David Chalmers is a philosopher of mind whose characterization of consciousness
as "the hard problem" has set a very high bar for understanding the mind. He says that "the problem of quantum mechanics is almost as hard as the problem of consciousness."
For the past two decades, he has repeatedly asked two questions, "What is the place of consciousness in nature?," and "What is the reality behind quantum mechanics?"
That these questions are connected comes from many scientists who speculated that the mind of the conscious observer
is the cause of the collapse of the wave function
. This is nonsense. Wave functions have been collapsing long before physicists and human beings existed.
Physicists like John von Neumann
and Eugene Wigner
and many other "interpreters" of quantum mechanics argue that wave-function collapse is evidence for a cosmic consciousness or mind of God at work creating the universe
. Chalmers sees it for evidence of panpsychism
, that consciousness is a fundamental, non-material component of the universe.
Chalmers describes his position as a naturalistic dualism
, also known as physicalism
. He doubts that consciousness can be explained by physical theories, because consciousness is itself not physical. We partly agree, because all experiences are recorded and reproduced as immaterial
information - in both conscious and unconscious playback.
But information, while not material, is embodied in the physical world - as human knowledge
, and as the experiences recorded in our minds (our ERR mind model
). It is a property
of the material world. The relationship between idealism (ideas are immaterial
information) and materialism (the idea that everything in the universe is matter - or energy) is a "dualism." And Chalmers thinks (correctly) it is a "property" dualism, not the "substance" dualism usually attributed to René Descartes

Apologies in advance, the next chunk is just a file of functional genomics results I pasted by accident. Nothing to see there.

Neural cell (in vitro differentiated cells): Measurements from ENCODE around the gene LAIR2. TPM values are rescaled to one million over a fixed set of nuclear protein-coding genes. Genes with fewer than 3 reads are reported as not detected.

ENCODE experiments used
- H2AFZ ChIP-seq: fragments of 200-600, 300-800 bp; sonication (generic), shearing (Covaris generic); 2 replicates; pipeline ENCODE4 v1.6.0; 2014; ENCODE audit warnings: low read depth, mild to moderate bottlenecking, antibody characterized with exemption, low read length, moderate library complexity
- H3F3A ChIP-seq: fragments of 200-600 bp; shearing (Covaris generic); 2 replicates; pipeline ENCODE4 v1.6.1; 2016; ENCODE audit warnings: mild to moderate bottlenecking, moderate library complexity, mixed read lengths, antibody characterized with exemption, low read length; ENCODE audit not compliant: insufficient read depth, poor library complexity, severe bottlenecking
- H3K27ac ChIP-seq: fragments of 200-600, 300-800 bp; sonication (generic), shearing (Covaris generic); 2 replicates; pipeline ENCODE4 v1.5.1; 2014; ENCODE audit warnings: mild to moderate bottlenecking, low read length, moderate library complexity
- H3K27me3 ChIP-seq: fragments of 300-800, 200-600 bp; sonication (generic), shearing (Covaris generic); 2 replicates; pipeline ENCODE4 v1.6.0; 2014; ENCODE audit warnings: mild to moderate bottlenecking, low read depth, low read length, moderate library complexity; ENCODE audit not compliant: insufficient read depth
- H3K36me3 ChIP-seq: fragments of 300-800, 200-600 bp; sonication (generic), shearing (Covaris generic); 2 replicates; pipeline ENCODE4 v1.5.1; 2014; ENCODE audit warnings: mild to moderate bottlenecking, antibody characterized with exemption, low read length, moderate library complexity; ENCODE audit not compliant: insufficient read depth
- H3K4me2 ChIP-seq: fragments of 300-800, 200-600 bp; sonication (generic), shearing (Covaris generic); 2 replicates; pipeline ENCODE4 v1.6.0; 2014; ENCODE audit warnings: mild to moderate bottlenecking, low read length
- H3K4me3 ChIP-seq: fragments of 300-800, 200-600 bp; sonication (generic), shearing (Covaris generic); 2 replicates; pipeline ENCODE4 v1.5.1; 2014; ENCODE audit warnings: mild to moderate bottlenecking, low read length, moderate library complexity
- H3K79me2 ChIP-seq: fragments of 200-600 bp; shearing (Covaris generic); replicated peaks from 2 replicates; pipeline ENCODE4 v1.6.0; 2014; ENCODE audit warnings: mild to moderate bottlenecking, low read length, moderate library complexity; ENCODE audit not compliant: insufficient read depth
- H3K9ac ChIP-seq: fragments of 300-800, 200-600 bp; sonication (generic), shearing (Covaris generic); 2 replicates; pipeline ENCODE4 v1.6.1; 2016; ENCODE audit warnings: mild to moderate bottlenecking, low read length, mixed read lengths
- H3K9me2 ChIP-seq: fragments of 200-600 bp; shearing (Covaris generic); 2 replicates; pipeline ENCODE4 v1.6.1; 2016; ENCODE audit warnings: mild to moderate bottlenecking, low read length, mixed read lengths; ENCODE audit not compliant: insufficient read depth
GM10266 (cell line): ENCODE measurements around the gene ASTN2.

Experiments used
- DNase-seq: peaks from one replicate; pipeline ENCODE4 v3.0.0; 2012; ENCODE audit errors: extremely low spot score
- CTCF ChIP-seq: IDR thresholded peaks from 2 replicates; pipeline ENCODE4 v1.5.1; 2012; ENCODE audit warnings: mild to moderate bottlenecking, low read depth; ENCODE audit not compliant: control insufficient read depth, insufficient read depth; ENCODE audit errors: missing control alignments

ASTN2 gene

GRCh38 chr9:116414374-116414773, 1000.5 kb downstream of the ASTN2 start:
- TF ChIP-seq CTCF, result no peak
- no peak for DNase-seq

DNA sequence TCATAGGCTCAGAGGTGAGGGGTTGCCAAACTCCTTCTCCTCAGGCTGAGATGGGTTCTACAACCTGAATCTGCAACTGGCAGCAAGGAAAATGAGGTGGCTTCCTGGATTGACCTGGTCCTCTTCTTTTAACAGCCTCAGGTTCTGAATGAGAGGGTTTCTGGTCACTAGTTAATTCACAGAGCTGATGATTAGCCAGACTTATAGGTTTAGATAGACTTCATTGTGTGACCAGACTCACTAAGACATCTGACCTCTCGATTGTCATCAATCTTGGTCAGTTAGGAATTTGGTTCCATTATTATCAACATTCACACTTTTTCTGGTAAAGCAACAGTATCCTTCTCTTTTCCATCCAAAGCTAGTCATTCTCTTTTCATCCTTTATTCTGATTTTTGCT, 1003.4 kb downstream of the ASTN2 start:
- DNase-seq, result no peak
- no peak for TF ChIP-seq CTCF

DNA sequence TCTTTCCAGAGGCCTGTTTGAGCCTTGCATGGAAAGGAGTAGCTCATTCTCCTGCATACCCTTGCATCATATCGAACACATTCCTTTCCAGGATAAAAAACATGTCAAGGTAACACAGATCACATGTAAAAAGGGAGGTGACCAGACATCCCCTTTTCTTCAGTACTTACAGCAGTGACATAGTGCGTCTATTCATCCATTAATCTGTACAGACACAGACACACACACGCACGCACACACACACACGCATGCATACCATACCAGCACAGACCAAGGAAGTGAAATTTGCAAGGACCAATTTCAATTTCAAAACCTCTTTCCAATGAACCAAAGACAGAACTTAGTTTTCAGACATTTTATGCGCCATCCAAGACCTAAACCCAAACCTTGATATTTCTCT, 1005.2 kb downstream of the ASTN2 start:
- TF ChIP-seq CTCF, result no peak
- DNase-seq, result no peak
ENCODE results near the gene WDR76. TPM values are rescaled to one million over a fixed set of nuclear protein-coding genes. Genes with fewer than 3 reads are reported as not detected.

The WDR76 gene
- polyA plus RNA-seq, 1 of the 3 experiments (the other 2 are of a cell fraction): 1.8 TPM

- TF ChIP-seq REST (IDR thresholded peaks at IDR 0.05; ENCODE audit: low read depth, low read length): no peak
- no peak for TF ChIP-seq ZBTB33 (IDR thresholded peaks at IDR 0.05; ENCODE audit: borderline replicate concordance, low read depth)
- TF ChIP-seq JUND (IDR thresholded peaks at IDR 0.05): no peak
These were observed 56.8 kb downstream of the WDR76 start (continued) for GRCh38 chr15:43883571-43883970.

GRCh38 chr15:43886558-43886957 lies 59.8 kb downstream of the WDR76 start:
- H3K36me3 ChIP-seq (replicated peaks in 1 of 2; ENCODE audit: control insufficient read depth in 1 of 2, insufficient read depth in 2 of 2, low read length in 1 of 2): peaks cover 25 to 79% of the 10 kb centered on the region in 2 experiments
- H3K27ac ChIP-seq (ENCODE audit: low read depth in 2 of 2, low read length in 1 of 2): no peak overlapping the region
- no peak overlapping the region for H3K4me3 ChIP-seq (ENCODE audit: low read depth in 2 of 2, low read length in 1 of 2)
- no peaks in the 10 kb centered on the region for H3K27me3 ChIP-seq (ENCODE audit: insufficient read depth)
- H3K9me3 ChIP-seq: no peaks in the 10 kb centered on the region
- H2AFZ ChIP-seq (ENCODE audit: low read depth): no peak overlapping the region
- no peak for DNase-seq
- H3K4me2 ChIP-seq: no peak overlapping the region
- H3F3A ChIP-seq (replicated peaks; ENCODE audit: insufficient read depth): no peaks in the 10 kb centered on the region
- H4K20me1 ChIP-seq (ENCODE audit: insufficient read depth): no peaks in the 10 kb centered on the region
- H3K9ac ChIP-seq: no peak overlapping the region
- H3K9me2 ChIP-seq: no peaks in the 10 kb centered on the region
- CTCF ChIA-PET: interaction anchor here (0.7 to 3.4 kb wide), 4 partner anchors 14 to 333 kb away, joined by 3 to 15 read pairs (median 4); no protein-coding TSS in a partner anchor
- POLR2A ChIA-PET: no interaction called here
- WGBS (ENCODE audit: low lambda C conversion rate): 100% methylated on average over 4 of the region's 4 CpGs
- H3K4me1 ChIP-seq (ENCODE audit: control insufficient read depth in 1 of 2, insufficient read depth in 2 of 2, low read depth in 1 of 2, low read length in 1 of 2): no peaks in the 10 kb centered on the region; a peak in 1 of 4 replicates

, but actually much older. See our extensive table of dualisms
over the centuries.)
Chalmers says that the failure of supervenience
implies that materialism - as a monistic theory of the complete contents of the world, that there is "nothing but" matter, and that the world is "causally closed," for example - is "false." We agree with this and believe that the reductionist arguments of Jaegwon Kim
can be shown wrong. Here is Chalmers...
- In our world, there are conscious experiences.
- There is a logically possible world physically identical to ours, in which the positive facts about consciousness in our world do not hold.
- Therefore, facts about consciousness are further facts about our world, over and above the physical facts.
- So materialism is false.
Chalmers suggests that the dualistic (non-physical) element might be information
. Indeed it might. With this idea too, information philosophy
completely agrees. Mind/body is a property
dualism, not a "substance" dualism, as Descartes
Chalmers says that a "fundamental theory of consciousness" might be based on information
. He says that "physical realization is the most common way to think about information embedded in the world, but it is not the only way information can be found. We can also find information realized in our phenomenology
He is quite correct. Information is neither matter nor energy. It needs matter to be embedded temporarily in the brain. And it needs energy to be communicated. Phenomenal experiences transmitted to us as visual perceptions, for example, consist of information that is pure radiant energy. The pure (mental) information content in one brain can be transmitted to other brains, by converting it to energy for communication; other brains can then embody the same information (perhaps with significant differences in the details) for use by other minds (the "multiply realizable" software in different brains' hardware).
But such transmitted information is stripped of the contextual emotions that are generated by each individual's past-life experiences reproducer (ERR
). So the same "information" "or "knowledge"
Chalmers comes very close to our view of the mind as
information. He describes his fundamental theory as a "double-aspect principle."
The treatment of information brings out a crucial link between the physical and the phenomenal: whenever we find an information space realized phenomenally, we find the same information space realized physically...It is natural to suppose that this double life of information spaces corresponds to a duality at a deep level. We might even suggest that this double realization is the key to the fundamental connection between physical processes and conscious experience. We need some sort of construct to make the link, and information seems as good a construct as any. It may be that